There are also a variety of fees involved when buying a real estate investment property using your superannuation including legal fees, bank fees, upfront fees, and advice fees. Additionally, there is the stamp duty to consider and the ongoing cost of property management and maintenance.

Find out more about buying a property investment with your superannuation here.

Buying an investment property using your superannuation is possible, but it comes with several strict regulations

Buying a property investment - how to find the right one

How to research the property market to by a real estate investment

Understanding supply and demand, economic and demographic trends as well as planned infrastructure and developments for the areas you are looking to invest in, can help you make smarter investment decisions.

The following websites can help provide insight into a range of market indicators including average property price and capital growth, market cycles, property types, community profiles, vacancy rates, rental yields and loads more:

Importantly talk to the local real estate agent, property developers and property managers. They live and breathe property in the area and can give insights into the local market, expected rental yields and growth potential.

It’s also a good idea to visit the area yourself so you can get a feel for the suburb, the type of people who live there and access to sought after location features.

What location features property investors should look for

Location is a key feature of property investment success. By purchasing the right property in the right location, you take care of one of the biggest pieces of the property investment puzzle.

Consider what type of tenant you are targeting and what location will help you attract this tenant pool.

Here are some key location features to consider when looking for a property investment:

  • Quiet location but with easy access to public transport or main roads
  • Proximity to public transport, cafes entertainment venues or other sought-after amenities
  • School catchment area
  • Access to parks, beaches and other recreation and lifestyle options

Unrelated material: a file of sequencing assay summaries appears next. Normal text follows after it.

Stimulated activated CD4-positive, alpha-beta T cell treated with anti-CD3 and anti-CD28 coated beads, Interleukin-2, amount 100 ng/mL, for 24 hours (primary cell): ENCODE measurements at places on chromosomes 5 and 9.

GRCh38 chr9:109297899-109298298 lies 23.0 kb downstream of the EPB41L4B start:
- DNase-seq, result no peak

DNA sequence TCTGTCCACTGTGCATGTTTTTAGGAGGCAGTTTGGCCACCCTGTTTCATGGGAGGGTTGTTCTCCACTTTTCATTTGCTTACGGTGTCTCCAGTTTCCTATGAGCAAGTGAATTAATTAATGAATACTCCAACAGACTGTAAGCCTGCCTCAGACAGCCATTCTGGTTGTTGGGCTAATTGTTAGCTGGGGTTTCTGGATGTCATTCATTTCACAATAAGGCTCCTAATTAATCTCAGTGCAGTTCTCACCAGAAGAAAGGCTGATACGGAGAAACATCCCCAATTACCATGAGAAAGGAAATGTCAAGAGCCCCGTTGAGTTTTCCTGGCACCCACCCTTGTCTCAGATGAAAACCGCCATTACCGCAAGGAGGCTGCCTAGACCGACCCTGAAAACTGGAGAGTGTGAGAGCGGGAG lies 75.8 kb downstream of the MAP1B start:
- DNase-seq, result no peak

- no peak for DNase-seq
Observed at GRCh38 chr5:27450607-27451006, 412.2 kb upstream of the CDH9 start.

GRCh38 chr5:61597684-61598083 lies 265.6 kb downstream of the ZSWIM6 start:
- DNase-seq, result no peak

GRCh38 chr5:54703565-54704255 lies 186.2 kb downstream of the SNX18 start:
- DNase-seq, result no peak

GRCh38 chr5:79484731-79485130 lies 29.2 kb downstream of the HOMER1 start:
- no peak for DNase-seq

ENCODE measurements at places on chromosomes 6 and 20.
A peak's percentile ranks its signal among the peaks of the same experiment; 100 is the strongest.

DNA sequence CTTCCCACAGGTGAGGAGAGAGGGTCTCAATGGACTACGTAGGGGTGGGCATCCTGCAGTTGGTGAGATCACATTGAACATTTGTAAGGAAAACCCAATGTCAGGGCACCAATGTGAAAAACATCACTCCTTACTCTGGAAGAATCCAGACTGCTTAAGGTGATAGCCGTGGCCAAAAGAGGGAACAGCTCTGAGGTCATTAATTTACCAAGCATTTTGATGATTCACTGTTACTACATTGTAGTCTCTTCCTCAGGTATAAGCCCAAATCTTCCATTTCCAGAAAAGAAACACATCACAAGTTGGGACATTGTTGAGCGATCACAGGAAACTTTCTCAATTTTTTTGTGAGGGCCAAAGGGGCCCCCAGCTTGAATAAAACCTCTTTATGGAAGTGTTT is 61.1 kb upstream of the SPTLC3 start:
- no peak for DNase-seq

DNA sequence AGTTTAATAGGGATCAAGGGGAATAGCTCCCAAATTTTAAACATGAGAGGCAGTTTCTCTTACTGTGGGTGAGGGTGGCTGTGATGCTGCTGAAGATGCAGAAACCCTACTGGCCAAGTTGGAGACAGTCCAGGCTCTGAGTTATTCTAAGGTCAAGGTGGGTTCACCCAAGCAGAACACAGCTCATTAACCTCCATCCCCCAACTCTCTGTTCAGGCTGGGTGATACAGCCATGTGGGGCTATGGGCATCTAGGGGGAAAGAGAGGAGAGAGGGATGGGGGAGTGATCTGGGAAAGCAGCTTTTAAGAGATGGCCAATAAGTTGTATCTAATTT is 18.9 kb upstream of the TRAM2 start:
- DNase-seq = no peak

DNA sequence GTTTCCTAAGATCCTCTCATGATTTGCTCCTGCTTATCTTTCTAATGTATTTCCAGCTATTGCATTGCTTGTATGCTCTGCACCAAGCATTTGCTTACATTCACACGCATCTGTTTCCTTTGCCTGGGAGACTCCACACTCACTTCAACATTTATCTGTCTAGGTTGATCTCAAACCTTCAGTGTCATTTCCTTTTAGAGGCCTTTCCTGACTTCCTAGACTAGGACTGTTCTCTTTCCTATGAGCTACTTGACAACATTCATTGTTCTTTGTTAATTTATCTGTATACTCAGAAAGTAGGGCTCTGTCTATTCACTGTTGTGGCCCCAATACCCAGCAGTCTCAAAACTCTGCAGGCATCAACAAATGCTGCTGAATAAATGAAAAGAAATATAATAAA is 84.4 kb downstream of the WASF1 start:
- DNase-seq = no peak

• Safe neighbourhood with a low crime rate
  • A neighbourhood that’s experiencing growth, development, expansion or new  infrastructure
  • A neighbourhood with historical charm and mature streetscapes
  • Within 10km radius of a major city
  • Parking is popular with professional tenants so is worth considering if this is your target audience
  • Outdoor area such as a balcony
  • Abundance of light coming into the property

How much rent should I charge?

How to determine the right rental price for your property

Setting the property's rental rate will impact your investment's performance and viability. While you want to maximise income, you also need to remain competitive to ensure you attract high quality tenants.

In order to work out the right rent:

  • Have a rental appraisal with your local property manager. They have a wealth of knowledge; they know how much similar properties are renting for and what you could do to either add value to the property, or appeal to a higher paying tenant.
  • Look at the median rental prices in the area. Review the type of property, as well as the features.
  • Understand the rental demand for the area.
  • Consider your associated expenses. While the decision shouldn’t be solely based on this, they are important because they directly impact your investment's viability.

Keep in mind rents fluctuate each year, so it is always wise to have a rental appraisal with your property manager annually to ensure your property is working as hard as possible for you.

What are rental yields and how to improve them?